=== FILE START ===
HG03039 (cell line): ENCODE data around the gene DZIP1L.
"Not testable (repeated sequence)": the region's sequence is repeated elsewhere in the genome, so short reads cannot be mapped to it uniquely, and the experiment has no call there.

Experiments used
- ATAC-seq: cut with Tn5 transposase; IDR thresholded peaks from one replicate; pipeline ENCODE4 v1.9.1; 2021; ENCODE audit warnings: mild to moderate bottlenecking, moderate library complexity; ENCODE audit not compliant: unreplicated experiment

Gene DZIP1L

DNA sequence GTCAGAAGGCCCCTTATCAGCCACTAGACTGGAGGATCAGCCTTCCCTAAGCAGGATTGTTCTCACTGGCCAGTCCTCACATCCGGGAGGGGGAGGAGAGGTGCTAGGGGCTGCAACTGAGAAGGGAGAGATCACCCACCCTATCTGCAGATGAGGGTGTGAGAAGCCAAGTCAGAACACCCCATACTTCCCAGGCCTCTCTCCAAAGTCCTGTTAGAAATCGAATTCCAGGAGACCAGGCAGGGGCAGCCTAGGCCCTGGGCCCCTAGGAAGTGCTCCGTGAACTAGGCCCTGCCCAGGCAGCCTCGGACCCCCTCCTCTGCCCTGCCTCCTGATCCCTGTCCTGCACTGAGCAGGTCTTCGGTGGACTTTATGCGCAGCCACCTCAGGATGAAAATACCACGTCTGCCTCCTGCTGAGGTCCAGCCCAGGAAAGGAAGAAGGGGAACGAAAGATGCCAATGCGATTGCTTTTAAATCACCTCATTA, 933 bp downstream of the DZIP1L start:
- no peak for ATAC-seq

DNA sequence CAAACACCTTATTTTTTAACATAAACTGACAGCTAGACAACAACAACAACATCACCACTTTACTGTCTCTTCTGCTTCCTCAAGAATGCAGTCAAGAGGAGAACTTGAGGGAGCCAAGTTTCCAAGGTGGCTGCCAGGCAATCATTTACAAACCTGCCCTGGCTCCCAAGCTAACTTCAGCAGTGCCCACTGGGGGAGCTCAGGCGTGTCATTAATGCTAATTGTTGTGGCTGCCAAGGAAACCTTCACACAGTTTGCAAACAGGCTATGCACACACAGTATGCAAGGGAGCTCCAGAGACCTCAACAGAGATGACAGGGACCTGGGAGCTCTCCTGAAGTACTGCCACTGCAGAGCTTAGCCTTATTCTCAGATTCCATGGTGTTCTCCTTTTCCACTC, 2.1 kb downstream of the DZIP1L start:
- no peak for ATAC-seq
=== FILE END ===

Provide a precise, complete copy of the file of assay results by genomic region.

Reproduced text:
HG03039 (cell line): ENCODE data around the gene DZIP1L.
"Not testable (repeated sequence)": the region's sequence is repeated elsewhere in the genome, so short reads cannot be mapped to it uniquely, and the experiment has no call there.

Experiments used
- ATAC-seq: cut with Tn5 transposase; IDR thresholded peaks from one replicate; pipeline ENCODE4 v1.9.1; 2021; ENCODE audit warnings: mild to moderate bottlenecking, moderate library complexity; ENCODE audit not compliant: unreplicated experiment

Gene DZIP1L

DNA sequence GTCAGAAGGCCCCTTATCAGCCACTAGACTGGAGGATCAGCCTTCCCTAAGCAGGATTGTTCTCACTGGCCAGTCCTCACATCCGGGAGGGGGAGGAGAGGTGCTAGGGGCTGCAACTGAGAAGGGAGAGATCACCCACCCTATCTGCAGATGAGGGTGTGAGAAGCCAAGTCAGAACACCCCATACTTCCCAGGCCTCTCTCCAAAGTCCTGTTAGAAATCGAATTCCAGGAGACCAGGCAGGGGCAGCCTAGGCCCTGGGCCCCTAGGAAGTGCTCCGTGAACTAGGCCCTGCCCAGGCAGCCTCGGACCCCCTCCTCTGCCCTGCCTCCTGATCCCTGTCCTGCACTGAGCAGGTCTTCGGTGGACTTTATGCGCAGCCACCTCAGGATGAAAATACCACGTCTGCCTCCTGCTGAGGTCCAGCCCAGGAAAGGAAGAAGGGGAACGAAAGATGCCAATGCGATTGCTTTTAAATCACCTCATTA, 933 bp downstream of the DZIP1L start:
- no peak for ATAC-seq

DNA sequence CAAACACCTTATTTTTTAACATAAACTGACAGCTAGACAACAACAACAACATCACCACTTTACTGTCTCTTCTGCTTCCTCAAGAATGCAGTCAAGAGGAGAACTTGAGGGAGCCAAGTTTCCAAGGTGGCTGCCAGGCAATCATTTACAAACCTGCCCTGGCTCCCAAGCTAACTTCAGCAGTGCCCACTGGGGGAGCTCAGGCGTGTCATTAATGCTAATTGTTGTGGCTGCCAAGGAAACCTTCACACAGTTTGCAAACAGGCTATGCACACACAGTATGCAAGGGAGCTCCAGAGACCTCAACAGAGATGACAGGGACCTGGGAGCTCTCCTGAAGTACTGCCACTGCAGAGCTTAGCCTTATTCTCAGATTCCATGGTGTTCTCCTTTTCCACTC, 2.1 kb downstream of the DZIP1L start:
- no peak for ATAC-seq